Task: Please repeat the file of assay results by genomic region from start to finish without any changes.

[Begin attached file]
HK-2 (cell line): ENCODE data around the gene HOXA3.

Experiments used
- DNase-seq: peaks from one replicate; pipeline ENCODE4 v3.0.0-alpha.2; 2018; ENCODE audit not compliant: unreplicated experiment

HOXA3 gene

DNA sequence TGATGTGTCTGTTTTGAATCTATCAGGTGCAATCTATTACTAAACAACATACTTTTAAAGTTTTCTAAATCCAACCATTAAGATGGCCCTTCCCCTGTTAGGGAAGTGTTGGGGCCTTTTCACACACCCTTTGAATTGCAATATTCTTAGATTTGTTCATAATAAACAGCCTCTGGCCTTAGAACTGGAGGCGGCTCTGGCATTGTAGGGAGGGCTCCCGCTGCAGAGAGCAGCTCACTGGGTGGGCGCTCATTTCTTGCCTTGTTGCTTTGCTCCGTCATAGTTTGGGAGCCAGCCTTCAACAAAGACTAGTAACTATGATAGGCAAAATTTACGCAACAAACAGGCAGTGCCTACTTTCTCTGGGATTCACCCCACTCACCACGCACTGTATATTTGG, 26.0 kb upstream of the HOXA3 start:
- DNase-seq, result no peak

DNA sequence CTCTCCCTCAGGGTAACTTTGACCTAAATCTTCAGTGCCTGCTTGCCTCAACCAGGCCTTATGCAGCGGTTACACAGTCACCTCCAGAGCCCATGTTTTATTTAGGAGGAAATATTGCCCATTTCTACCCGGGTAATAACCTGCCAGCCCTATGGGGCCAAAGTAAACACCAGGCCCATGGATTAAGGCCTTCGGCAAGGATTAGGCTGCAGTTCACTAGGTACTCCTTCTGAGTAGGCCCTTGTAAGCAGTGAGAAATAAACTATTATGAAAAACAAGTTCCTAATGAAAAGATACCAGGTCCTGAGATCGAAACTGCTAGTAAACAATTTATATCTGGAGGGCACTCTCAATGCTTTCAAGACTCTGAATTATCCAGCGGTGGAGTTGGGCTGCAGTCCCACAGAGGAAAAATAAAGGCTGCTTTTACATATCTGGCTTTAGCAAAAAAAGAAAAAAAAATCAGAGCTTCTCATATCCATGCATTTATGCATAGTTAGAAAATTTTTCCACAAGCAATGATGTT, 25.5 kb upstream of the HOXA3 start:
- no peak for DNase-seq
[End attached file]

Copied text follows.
HK-2 (cell line): ENCODE data around the gene HOXA3.

Experiments used
- DNase-seq: peaks from one replicate; pipeline ENCODE4 v3.0.0-alpha.2; 2018; ENCODE audit not compliant: unreplicated experiment

HOXA3 gene

DNA sequence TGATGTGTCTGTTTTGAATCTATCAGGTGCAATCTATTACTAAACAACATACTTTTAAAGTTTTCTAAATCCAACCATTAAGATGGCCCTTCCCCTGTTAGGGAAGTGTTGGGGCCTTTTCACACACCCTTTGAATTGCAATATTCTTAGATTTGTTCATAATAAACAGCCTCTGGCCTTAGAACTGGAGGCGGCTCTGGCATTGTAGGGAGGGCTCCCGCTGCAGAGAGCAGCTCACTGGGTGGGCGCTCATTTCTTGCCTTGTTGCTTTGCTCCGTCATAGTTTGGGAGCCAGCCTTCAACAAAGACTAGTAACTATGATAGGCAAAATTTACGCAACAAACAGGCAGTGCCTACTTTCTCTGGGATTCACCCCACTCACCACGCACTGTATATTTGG, 26.0 kb upstream of the HOXA3 start:
- DNase-seq, result no peak

DNA sequence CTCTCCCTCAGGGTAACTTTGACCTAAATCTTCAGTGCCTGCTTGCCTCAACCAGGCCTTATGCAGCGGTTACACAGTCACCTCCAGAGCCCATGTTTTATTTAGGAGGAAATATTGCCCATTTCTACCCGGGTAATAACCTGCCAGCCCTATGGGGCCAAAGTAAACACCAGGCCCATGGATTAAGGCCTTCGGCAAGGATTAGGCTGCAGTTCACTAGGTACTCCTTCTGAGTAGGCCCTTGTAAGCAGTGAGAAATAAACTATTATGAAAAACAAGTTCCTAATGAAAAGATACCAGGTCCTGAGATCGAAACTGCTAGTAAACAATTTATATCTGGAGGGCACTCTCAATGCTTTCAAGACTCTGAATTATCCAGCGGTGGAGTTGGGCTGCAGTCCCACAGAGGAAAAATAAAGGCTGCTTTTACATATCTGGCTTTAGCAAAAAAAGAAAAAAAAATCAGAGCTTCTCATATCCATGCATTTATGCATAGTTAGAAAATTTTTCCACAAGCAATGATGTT, 25.5 kb upstream of the HOXA3 start:
- no peak for DNase-seq